Jon Morosi broke down the future of clubhouse access and how he traveled during Covid. Then he told an amazing story of his wife working in the medical field and how that impacted all of his family. Shannon Drayer of 710 KIRO got so in-depth in her arduous journey from being a coffee barista to the Mariners on-field reporter. It was split into two episodes.
Former porn star Lisa Ann talked about her decision to quit the business. Even Jason Barrett himself was Episode 173 of Sports with Friends.
(When in the past has Jason Barrett been in the same paragraph as a porn star? Note to Demetri: please leave it in.)
The radio industry is seen to be cutting costs wherever it can. Mid-market stations are not doing night shows anymore, instead offering nationally syndicated programming.
Weekends are another avenue that perplexes me. Talent that is not deemed good enough to be on during the week is often given weekend shifts. Also, some Monday-Friday hosts add a weekend shift to their duties. Here’s a theory: play podcasts. Format them to hit your PPM time marks.
They don’t have to be my podcasts, but in the crowded podcast space, surely there are sports talk podcasts that are intimate, deep, and fun. Since we live in a data-driven age, let’s see how a radio station fares playing high-quality podcasts or portions of them, vs. weekend hosts.
Program directors often worry about the outdated nature of a podcast. That sells the podcaster short. As someone who has been in the podcast space since 2003, I know how to make them timeless, and companies make shows often enough, that rarely would they be outdated.
Quality shines through the speakers. The spoken-word audio format is continually evolving. Opportunities that a podcast creates open doors to audio that is simply superior to live radio.
The podcast industry is continually evolving. Radio needs to evolve as well. Then, it can be a fair fight.
National Voices Can Work For Local Clients
“Distance, like absence, can make the heart grow fonder.”
Selling personalities is one of the hottest trends in media today. Sure, most of the buzz is around social media influencers, but radio has long had a relationship with its audience based on personal connections between host and listener. And nobody has a better relationship with their audience than a sports radio host.
I am sure you are leveraging your local hosts by now. Live spots, testimonials, remotes, and promotions are all great tricks of the trade, as well as sponsored social media posts. But does your station carry syndicated shows? I am sure you do either from 7 pm-12 am Monday-Friday or on weekends.
In 2018, The Ticket in Boise, Idaho brought CBS Sports Radio host Damon Amendolara and his co-host, Shaun Morash, to town for a Boise State football game. Damon had just switched to mornings from evenings, and his show aired in Boise from 4 am-8 am Monday – Friday. His ratings were decent, but nothing that stood out considering the daypart. It was thought to be risky to sell him into sandwich shops, pizza places, appearances at local legend hangouts, and so forth.
Boise State head football coach and QB Bryan Harsin and Brett Rypien did a live shot on the show from the on-campus bookstore. At dark thirty. It all worked. DA and Morash were hits! Everywhere they went, lines and crowds awaited them and they hit spots in a two-county area. The few days of appearances worked so well that DA is back in Boise three years later, this time for a week. Now, DA is doing his show from resort hotels 2.5 hours away, taking riverboat adventure fishing trips in Hell’s Canyon, craft beer tours for his sidekick Andrew Bogusch and hosting college football viewing parties at brewpubs. Every station that carries syndicated shows probably has a DA success story waiting to happen.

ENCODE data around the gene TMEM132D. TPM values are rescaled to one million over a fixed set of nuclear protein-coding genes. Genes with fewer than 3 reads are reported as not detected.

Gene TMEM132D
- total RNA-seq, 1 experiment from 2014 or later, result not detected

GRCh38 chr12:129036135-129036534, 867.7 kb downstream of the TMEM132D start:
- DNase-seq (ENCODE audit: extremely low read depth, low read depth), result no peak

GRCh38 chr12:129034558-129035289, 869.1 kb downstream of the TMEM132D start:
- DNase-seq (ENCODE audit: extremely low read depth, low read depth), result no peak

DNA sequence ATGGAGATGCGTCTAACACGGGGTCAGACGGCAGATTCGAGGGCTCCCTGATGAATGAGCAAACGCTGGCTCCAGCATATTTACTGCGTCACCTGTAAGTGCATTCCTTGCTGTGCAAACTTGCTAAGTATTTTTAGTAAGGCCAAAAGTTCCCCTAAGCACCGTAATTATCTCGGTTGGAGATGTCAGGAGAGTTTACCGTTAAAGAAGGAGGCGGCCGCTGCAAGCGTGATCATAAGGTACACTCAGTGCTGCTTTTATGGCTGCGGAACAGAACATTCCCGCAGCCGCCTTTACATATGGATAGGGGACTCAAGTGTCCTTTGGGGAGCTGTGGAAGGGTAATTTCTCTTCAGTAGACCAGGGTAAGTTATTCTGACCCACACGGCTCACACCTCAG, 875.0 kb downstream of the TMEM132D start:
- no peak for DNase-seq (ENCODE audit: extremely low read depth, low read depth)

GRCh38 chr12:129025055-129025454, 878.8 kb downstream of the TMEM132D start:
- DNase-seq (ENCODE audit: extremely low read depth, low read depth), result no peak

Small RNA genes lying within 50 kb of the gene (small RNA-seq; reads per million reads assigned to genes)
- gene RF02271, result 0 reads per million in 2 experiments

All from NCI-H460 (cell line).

Start by listening to the shows, know the benchmarks and quirks of the national personalities or call the affiliate rep and ask. Does the talent discuss their love of beer, BBQ, pizza, whatever? If they do, then go ahead and sell them to a local client. The national talent can do the spot and endorse your client. If it’s a product, send one to them. Figure out how to get them a pizza. If it’s a service, do a zoom call with the client and let them start a relationship. Include some social media elements with video. The video can be used in social media and can sit on the client’s website. Yours too!
If you want to bring the talent to town, do it for a big game, local event, or 4th of July parade, and the sponsors will follow. Run a promo during the talent’s daypart asking local sponsors to text in to reserve their promotional spot. Have the talent cut liners asking the same thing. Take the NFL Sunday morning host and sell a promo to a sports bar where the host zooms in to a table or room full of listeners, and they watch a portion of a game together. Or sell the same idea to a national chain and do an on-air contest for a listener to have a home watch party with the zoomed-in host complete with food and beverages from your sponsors sent to both locations. How about sending your #1 BBQ joint that handles mail orders and sends some food for the talent? They can videotape themselves reheating the BBQ and make some great Facebook and Instagram videos.
Distance, like absence, can make the heart grow fonder. Try selling a nationally syndicated host inside your market. I promise you’ll like it.